* 'Fiscal cliff,' tax reform go hand in hand-Baucus
* Democrat short on detail, hopes for bipartisan deal
By Kevin Drawbaugh and Kim Dixon
June 11 The United States is on a "dangerous
path" that could lead to a European-style fiscal crisis, warned
the Senate's top tax legislator on Monday, while calling for
more tax revenue and ending corporate incentives to shift
profits and jobs overseas.
Democrat Max Baucus urged fellow lawmakers to resolve by the
end of 2012 a host of "crucial spending and tax decisions" that
will arise immediately following the Nov. 6 presidential and
The remarks by the chairman of the Senate Finance Committee
were short on specifics and did not lay out a clear working
agenda, but they reflected growing urgency on Capitol Hill.
"Much of the talk in Washington these days is focused on the
so-called fiscal cliff," Baucus said in a speech to the
Bipartisan Policy Center, a think tank.
"We need to address those crucial spending and tax decisions
by the end of this year ... Deficit reduction must include both
spending and revenues."
After the elections, a wave of fiscal issues will hit
Congress, including the expiration of temporary tax cuts made
under Presidents George W. Bush and Barack Obama, huge budget
cuts ordered last year, and what to do about various tax breaks.
Decisions on these and other questions will come at a time
when the United States, struggling to grow out of a financial
crisis and recession, has run federal budget deficits topping $1
trillion for three straight years and is on track for a fourth.
At the same time, protracted fiscal crises in Europe are
casting a shadow over the sluggish U.S. economic recovery.
Action on a deficit-reduction plan and tax code overhaul has
been put off over the past two years as Democrats and
Republicans have been unable to overcome deep divisions, with
Democrats seeking tax increases on the wealthy and Republicans
focusing on domestic spending cuts without any tax increases.
"We're on a dangerous path. If we don't act, it could lead
towards fiscal crisis like some European countries," Baucus
Echoing other Democrats' views, he said any tax code rewrite
must raise revenue, a position that is an odds with the current
Republican negotiating stance. "Mathematically there is no
escape," Baucus said, without laying out any details.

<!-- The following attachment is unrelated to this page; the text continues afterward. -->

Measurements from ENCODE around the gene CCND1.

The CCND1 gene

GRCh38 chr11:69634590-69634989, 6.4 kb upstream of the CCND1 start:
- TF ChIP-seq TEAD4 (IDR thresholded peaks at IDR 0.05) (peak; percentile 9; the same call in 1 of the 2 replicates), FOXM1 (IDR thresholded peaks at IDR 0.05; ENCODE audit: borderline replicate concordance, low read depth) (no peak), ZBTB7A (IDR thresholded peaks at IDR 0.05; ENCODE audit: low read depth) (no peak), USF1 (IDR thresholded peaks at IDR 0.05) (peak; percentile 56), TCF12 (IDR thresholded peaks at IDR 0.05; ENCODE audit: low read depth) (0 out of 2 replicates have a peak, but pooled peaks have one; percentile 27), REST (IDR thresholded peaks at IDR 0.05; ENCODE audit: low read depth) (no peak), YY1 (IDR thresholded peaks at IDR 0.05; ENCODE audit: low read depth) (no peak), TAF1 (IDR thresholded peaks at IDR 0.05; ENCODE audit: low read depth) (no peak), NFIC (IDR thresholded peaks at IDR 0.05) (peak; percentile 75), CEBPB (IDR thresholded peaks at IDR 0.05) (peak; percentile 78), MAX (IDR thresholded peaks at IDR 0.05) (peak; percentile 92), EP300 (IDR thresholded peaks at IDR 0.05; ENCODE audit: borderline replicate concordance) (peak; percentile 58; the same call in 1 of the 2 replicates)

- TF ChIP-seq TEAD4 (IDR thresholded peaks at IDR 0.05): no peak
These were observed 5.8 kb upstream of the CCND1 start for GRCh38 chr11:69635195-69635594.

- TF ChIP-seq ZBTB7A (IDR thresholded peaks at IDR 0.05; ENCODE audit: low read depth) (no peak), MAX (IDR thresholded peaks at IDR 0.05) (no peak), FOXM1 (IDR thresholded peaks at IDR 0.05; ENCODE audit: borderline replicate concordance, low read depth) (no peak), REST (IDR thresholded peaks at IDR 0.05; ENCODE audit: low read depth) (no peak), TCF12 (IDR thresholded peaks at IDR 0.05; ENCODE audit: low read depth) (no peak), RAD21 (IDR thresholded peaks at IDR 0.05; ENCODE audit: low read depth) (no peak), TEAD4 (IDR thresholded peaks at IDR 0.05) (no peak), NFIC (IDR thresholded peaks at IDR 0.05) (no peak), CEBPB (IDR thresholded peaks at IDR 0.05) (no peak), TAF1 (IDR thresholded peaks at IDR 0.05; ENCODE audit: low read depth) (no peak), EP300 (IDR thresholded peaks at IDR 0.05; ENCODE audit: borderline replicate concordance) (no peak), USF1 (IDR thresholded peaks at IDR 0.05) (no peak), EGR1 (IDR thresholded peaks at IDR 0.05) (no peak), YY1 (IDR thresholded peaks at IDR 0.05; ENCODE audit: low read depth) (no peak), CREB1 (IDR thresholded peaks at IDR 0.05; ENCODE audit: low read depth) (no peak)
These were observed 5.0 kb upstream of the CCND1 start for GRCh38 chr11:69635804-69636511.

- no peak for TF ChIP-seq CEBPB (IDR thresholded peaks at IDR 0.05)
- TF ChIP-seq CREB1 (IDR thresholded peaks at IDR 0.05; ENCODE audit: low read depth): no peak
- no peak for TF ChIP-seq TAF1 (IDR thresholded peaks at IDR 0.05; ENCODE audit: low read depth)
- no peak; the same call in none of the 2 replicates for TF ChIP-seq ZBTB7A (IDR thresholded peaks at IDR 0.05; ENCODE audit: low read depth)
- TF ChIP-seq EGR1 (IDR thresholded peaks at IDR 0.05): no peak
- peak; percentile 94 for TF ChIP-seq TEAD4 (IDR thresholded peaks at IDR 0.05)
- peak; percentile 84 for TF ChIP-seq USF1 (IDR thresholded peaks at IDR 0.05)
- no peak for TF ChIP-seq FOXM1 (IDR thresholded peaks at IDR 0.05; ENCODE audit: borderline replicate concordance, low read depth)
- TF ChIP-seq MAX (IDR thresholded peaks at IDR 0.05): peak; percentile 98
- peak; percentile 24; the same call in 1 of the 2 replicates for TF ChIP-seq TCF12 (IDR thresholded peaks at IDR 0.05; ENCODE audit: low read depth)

Obama, a Democrat, and lawmakers from both parties say they
favor cleaning up the tax code in a broad overhaul, which most
define as cutting marginal tax rates while trimming tax breaks
that favor individual groups and industries.
House Republicans are backing a type of "fast-track"
procedure that would impose tax reforms if Congress failed to
act before a set deadline, though they are still working out the
details. Baucus said that option should be on the table.
"Any tax reform plan must be developed with a sound budget
in mind that reduces deficits and debt. But the deficit is not
our only hurdle - not by a long shot. Since the last major tax
reform in 1986, the world has changed drastically. Our tax code
hasn't kept up, and now it's acting as a brake on our economy."
Baucus, a moderate Democrat from Montana, has been holding
hearings for more than a year on the topic but has not spoken
extensively on it. He is up for re-election in 2014.
Several experts said they were encouraged that Baucus did
not lay out clear markers, suggesting he is keen to forge a
bipartisan deal. "People shouldn't sit around making lists of
what they would not do," said Bill Thomas, former chairman of
the U.S. House of Representatives tax writing panel.
A revamp of the code would also include big changes to
Baucus said that under the current system, protections to
prevent companies from shifting income to tax havens to avoid
taxes have worsened, and he said more needs to be done to keep
jobs in the United States.
"The U.S. loses billions in revenue every year to tax
havens," Baucus said.